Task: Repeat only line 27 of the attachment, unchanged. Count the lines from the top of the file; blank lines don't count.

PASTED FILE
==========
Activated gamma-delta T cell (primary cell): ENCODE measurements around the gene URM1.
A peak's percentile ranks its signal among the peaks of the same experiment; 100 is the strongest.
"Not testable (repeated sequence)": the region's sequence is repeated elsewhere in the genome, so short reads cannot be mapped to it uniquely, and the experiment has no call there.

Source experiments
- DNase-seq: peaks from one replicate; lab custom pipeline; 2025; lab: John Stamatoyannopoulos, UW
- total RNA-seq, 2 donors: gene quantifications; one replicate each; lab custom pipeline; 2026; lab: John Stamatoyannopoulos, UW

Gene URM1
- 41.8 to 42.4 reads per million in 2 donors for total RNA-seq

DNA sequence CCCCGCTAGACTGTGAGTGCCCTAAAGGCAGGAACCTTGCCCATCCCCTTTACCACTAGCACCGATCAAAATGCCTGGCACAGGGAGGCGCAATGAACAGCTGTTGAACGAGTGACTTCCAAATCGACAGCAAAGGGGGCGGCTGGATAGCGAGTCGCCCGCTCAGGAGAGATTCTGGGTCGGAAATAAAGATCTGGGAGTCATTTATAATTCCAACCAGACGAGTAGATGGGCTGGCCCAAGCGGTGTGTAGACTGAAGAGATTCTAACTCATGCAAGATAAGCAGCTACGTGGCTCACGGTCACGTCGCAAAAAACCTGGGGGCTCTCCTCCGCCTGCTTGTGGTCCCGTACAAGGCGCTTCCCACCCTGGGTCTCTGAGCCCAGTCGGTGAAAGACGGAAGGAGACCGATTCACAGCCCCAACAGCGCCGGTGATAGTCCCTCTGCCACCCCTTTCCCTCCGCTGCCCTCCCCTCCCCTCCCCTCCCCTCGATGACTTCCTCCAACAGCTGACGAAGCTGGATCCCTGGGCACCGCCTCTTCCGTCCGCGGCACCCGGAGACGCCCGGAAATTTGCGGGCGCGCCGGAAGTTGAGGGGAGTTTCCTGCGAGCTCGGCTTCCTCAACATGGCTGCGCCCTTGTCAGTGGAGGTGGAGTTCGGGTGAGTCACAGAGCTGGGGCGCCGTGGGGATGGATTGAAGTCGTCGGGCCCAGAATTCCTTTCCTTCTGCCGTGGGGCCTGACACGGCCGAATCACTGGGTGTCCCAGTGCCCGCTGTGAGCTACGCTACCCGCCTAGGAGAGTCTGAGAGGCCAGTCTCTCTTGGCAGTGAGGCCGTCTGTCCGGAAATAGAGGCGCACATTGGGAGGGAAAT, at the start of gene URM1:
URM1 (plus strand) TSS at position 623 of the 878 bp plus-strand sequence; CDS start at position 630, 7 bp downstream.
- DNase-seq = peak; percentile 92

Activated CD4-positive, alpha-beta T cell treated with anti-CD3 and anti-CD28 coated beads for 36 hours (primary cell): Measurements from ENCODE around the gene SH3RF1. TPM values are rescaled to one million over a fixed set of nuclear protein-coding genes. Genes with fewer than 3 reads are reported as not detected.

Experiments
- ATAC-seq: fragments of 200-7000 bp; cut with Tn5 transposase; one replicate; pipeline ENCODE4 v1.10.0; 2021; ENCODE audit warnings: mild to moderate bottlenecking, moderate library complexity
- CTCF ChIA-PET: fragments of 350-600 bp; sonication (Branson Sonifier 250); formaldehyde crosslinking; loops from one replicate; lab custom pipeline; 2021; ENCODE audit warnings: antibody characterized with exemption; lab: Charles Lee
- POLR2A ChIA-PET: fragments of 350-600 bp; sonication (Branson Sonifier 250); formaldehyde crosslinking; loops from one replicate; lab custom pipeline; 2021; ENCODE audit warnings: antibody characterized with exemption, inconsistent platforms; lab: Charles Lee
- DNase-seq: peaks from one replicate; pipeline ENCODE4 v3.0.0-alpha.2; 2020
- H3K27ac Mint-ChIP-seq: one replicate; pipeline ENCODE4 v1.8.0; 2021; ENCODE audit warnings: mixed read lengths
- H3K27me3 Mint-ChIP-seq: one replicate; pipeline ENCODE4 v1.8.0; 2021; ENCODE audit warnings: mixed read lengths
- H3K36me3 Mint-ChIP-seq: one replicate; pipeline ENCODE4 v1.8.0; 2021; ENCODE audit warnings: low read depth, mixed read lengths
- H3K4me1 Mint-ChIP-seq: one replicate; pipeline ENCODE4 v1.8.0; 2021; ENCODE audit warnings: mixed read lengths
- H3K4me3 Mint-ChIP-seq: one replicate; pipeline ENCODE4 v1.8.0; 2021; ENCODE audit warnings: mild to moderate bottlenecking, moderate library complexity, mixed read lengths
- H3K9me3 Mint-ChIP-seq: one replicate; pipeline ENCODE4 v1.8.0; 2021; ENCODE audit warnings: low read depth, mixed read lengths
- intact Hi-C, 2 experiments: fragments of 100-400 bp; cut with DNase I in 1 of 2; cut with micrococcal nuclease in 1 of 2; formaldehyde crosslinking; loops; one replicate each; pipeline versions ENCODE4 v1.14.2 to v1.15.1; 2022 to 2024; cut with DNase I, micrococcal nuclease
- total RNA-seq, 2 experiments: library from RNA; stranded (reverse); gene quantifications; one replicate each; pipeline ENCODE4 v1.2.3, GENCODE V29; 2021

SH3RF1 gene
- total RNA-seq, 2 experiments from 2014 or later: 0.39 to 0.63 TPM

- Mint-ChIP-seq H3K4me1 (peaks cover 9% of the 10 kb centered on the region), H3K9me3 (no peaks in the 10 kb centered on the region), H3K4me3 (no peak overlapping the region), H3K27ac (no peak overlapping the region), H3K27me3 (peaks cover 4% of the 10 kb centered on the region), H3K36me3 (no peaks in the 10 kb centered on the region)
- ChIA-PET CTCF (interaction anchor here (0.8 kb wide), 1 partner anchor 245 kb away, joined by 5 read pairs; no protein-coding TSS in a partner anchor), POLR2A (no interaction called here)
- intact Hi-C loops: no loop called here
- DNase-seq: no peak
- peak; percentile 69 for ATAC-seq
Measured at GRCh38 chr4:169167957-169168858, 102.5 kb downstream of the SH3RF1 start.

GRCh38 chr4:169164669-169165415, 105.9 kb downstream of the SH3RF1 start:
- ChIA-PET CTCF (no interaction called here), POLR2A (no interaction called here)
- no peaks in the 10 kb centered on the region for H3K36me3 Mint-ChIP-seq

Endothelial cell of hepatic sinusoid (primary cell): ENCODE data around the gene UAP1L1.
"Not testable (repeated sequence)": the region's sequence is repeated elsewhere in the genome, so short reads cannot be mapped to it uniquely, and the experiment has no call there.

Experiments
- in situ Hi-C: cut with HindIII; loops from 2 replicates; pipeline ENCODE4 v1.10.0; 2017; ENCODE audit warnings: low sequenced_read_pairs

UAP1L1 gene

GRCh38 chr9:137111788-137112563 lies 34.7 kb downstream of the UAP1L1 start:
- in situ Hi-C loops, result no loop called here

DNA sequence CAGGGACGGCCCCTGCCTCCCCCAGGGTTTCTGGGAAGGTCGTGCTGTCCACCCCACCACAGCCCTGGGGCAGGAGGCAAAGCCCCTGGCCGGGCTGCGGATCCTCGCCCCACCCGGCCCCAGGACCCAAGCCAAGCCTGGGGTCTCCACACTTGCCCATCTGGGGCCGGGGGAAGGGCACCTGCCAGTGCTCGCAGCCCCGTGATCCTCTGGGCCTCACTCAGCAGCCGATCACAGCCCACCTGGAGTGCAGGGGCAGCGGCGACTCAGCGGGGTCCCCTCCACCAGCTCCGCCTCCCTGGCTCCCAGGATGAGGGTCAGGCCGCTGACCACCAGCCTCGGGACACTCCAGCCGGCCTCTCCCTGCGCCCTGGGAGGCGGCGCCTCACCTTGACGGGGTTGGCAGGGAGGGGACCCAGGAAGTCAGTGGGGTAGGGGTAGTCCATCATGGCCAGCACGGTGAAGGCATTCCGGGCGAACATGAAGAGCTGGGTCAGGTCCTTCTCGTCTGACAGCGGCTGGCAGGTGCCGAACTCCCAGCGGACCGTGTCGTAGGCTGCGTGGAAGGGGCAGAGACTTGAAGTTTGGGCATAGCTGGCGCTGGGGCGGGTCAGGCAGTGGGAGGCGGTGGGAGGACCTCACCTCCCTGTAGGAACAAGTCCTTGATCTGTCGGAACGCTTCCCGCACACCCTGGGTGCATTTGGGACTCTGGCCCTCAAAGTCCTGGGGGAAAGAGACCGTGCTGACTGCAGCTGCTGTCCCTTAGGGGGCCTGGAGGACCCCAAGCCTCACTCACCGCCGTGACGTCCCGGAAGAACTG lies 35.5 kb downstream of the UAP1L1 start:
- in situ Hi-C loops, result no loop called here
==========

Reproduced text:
- total RNA-seq, 2 experiments from 2014 or later: 0.39 to 0.63 TPM